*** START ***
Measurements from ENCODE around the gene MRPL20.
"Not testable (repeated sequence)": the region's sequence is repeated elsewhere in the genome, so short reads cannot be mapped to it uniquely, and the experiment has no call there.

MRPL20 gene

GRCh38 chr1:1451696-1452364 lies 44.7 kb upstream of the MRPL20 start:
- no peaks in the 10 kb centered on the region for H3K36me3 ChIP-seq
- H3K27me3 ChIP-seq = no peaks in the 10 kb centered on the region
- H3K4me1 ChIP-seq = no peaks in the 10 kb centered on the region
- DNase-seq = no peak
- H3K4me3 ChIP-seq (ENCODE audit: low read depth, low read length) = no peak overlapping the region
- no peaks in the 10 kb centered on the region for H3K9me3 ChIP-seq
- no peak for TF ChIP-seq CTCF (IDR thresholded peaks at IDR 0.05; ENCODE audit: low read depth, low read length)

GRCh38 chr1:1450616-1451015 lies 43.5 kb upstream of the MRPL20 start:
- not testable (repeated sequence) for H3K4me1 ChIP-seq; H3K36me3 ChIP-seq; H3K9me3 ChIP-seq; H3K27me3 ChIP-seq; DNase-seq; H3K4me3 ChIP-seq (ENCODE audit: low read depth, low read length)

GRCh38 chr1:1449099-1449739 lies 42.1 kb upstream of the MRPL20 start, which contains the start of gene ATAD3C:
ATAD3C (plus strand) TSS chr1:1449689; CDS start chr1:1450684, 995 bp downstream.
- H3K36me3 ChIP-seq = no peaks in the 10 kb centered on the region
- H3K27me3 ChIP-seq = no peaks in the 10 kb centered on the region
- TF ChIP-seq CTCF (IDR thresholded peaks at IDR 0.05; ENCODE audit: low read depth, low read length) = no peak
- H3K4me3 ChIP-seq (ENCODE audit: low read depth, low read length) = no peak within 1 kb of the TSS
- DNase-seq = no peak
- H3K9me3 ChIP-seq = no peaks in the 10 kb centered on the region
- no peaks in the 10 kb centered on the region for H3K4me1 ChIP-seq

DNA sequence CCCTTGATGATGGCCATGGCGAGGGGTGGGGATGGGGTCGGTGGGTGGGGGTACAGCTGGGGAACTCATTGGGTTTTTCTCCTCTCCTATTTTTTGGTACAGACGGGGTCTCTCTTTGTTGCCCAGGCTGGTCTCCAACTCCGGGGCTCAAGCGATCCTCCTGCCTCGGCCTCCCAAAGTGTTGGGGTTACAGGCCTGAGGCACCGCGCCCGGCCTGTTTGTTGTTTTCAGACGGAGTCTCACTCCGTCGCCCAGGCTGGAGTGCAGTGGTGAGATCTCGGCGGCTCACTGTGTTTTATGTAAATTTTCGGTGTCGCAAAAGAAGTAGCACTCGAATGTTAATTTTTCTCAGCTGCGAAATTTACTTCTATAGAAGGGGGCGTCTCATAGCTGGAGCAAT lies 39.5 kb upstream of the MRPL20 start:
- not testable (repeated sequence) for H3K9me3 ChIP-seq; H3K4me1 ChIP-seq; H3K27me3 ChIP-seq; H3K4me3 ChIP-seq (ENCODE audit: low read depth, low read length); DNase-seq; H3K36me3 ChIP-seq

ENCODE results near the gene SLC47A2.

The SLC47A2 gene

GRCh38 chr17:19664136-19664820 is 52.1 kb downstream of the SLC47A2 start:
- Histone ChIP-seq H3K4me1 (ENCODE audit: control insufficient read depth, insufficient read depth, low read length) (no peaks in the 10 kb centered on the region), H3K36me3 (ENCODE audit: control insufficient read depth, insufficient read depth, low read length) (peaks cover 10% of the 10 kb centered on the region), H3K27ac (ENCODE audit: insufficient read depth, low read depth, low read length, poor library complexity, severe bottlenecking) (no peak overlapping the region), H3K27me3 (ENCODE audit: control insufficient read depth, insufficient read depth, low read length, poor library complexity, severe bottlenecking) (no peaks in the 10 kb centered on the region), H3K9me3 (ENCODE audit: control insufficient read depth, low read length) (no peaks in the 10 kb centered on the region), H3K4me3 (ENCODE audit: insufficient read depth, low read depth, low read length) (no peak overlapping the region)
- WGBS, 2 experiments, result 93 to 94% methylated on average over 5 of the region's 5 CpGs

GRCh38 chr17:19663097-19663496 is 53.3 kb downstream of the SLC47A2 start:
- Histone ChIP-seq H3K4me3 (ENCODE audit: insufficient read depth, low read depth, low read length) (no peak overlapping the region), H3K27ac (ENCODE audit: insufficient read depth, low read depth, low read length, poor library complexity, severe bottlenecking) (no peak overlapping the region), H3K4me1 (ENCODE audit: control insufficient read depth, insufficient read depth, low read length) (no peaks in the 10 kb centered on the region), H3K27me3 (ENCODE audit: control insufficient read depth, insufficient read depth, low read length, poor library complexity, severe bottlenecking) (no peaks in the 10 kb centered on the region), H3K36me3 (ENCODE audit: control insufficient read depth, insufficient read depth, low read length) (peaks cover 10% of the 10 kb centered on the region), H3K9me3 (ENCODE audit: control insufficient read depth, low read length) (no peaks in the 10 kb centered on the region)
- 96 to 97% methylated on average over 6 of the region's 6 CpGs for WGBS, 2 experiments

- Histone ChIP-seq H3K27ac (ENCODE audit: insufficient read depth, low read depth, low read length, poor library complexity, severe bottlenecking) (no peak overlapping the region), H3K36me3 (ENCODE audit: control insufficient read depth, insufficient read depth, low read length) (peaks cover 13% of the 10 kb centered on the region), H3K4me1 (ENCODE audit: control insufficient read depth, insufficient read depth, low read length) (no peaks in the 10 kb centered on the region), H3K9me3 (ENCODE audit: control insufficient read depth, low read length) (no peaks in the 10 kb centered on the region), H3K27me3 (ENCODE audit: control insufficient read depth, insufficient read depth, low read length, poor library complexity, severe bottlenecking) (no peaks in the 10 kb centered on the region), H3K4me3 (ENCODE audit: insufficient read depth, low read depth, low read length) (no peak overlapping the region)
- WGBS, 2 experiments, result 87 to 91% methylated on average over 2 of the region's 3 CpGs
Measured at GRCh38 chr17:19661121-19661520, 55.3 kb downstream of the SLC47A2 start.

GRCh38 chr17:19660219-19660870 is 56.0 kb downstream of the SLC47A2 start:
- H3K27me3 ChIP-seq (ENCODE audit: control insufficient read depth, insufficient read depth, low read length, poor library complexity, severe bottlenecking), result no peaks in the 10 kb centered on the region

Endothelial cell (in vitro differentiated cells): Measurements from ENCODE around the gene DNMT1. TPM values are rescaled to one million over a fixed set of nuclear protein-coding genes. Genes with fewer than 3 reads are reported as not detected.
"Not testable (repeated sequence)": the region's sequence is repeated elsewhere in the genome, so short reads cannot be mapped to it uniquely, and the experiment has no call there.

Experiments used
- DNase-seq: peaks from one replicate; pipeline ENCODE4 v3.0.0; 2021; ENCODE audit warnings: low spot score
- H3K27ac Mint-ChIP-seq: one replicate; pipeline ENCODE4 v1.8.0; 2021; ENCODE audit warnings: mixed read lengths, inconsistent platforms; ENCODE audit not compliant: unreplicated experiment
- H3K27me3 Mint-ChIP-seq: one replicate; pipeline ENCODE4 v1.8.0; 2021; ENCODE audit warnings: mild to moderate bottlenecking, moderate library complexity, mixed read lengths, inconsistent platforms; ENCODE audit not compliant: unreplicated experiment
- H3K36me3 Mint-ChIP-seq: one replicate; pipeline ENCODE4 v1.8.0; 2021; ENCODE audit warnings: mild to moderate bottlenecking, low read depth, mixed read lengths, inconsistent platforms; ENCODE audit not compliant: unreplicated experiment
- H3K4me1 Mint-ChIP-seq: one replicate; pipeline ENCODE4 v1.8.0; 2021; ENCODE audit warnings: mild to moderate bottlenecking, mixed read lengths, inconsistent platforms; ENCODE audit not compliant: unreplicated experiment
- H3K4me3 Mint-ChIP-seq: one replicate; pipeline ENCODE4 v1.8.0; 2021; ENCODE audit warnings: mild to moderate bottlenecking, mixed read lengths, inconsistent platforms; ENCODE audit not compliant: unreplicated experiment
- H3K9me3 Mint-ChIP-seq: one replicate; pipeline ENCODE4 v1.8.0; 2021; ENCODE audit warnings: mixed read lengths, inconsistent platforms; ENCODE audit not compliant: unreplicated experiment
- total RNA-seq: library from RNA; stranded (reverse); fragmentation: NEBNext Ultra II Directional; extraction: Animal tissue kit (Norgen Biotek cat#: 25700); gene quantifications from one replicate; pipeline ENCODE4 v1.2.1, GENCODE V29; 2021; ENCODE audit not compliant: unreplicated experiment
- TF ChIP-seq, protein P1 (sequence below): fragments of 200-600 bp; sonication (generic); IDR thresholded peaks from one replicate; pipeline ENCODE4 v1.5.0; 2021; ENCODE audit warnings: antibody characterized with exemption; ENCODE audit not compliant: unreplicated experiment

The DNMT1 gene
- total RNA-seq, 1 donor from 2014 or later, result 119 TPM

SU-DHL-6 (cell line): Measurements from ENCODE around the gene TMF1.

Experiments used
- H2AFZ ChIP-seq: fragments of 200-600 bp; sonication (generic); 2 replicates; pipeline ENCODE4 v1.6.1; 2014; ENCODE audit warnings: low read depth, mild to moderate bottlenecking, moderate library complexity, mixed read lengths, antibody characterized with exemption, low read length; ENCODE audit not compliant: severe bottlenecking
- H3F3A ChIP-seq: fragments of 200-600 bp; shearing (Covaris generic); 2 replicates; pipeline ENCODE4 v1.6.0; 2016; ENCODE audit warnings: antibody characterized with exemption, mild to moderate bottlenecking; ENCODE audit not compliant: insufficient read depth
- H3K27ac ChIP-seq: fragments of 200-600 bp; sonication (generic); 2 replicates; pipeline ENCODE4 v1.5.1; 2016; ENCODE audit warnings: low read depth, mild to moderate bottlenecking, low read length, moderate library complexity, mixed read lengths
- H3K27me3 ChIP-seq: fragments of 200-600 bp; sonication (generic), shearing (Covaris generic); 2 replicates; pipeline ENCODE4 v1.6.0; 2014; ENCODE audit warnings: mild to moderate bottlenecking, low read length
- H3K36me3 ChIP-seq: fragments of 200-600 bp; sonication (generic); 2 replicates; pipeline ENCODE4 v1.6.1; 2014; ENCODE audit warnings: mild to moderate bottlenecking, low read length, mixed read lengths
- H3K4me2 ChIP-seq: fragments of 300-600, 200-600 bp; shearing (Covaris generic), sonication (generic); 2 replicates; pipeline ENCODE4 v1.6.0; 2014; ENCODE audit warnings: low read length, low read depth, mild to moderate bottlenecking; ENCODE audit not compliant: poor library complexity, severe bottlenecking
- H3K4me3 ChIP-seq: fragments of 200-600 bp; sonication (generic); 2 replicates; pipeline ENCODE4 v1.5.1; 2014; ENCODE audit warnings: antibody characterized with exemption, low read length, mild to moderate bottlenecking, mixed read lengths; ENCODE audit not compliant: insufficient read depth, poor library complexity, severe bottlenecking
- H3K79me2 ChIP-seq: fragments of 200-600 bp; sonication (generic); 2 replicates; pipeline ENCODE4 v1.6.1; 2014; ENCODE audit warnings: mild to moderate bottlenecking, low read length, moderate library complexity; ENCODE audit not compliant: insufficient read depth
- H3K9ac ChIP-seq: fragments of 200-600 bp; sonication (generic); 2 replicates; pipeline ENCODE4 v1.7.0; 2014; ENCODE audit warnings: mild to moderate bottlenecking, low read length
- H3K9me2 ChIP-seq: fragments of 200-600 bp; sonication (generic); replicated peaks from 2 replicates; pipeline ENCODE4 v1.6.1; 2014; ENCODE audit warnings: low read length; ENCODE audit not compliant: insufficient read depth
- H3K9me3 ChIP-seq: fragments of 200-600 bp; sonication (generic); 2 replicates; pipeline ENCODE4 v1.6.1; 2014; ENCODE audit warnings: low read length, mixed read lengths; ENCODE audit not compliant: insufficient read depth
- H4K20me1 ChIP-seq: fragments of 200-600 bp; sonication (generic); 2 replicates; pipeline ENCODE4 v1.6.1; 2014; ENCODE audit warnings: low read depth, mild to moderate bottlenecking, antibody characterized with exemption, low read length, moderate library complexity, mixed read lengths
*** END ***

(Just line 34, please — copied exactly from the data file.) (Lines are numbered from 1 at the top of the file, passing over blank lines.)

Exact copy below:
- WGBS, 2 experiments, result 87 to 91% methylated on average over 2 of the region's 3 CpGs